There is an important difference between seeing the Rosetta Stone in the British Museum and seeing an accurate replica made from resin at the Houston Museum of Natural Science. But what is the difference? They look exactly the same. You can read exactly the same text and see the different scripts in exactly the same way on both. If you did not know which you were looking at, the experience would be pretty much the same. But in the British Museum you are stimulated to think, “This is the actual stone, the discovery of which unlocked the mystery of ancient systems of writing”. In the Houston Museum of Natural Science you are stimulated to think something about the historical importance of the Rosetta Stone, but not to believe that you are actually in its presence. And if that is not the case, that seeing the Rosetta Stone in the British Museum adds something to the experience, why would we go to the trouble of keeping artefacts in museums? Why not just give every school a replica, or a holograph, of the Rosetta Stone?

So what is it that people think they are learning or experiencing when they go to any kind of museum? What kind of knowledge do they hope to develop, and what are the best ways of stimulating the kind of experience that they want? Perhaps more importantly, when adults take children to a museum, what kind of experience do they want the child to have, and what kind of knowledge do they hope the child will develop?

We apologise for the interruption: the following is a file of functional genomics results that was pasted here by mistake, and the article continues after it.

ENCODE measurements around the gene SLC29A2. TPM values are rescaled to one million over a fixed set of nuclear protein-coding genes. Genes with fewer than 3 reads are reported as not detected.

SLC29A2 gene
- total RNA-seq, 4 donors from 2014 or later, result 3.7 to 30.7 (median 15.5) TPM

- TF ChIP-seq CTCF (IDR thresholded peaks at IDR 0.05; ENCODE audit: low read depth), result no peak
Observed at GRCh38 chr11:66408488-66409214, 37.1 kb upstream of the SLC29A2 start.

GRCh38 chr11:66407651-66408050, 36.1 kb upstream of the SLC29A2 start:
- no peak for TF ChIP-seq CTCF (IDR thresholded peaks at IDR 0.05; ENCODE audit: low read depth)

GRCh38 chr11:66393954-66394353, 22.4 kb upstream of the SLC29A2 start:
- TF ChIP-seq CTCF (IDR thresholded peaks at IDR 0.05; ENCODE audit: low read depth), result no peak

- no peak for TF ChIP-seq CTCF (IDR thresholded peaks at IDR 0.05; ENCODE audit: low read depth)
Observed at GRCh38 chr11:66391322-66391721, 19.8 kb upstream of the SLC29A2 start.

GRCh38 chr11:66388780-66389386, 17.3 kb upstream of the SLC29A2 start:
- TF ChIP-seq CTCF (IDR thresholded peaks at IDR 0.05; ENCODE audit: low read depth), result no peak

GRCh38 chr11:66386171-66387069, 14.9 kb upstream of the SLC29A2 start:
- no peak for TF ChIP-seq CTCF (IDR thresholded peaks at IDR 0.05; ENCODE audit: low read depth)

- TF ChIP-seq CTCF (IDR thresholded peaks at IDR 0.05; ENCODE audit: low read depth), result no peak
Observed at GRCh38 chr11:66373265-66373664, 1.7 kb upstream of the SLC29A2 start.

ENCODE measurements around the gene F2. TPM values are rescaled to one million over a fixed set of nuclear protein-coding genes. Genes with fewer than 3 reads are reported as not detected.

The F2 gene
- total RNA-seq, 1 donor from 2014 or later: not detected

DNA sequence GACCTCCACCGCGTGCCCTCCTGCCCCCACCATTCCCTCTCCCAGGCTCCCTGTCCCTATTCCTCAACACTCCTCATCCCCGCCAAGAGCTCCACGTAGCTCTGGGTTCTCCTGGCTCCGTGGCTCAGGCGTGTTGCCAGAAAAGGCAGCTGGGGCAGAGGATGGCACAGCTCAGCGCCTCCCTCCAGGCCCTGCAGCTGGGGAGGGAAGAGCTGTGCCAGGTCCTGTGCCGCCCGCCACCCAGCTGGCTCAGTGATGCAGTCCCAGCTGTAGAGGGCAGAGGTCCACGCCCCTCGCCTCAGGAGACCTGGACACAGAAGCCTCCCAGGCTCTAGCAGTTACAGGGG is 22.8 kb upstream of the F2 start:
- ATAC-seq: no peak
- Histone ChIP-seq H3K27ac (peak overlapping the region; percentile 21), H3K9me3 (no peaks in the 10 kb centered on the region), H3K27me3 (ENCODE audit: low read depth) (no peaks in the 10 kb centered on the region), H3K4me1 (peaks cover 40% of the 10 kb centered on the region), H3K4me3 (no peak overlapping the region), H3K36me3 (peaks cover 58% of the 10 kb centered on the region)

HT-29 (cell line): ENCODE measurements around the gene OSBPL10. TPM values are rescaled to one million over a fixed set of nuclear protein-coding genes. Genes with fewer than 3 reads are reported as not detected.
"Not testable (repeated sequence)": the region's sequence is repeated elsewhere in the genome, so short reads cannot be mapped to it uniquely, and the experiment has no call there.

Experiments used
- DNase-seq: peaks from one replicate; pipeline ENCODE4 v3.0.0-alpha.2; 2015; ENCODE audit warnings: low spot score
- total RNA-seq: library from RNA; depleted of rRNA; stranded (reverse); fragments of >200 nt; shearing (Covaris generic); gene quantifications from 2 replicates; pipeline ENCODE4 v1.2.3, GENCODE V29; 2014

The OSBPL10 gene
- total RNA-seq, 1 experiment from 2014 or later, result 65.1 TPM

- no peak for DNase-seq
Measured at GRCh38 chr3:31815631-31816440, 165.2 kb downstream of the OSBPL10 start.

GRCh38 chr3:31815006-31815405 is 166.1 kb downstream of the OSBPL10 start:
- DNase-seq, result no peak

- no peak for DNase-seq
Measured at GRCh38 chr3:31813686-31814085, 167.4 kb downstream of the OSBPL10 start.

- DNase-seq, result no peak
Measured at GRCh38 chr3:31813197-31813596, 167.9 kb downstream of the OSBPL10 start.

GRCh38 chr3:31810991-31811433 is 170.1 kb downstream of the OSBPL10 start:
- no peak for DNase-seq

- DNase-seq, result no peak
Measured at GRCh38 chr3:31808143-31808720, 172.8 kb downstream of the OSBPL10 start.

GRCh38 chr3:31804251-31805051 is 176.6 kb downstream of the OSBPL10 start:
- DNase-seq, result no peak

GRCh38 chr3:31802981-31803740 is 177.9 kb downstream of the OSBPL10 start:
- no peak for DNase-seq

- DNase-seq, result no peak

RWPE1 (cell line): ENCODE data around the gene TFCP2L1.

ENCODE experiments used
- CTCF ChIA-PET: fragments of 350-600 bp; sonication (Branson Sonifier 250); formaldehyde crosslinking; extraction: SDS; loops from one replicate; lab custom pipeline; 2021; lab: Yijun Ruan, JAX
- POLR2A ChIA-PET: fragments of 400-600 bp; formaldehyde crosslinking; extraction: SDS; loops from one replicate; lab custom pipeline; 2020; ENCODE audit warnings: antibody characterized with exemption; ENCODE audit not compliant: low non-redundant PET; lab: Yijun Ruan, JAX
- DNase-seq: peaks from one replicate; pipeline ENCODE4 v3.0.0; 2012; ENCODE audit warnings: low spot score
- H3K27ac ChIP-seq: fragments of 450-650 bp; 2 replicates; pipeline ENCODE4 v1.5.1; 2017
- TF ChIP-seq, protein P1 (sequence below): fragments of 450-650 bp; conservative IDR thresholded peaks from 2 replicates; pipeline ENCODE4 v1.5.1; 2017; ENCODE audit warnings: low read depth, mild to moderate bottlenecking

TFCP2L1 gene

Of course, a visit to a museum can have many benefits. For a parent, it is a way to get the children out of the house during the summer holidays, it is somewhere to go when it is raining, and it is a way of helping your children with school projects. For a teacher it may be no more than a change of scenery, and the hope that it will motivate an interest in an academic study, without any clear idea of exactly how that will come about. But on the assumption that at least some of the purposes of museum visits are educational, we are interested in developing a study to examine how people hope that museums will have an educational effect.

We are thinking of a preliminary review of the literature on different kinds of knowledge, and how museums are supposed to contribute to their development. But any ideas or thoughts that you have about the educational use of such museums and galleries, particularly as the destination of school trips, would be very welcome.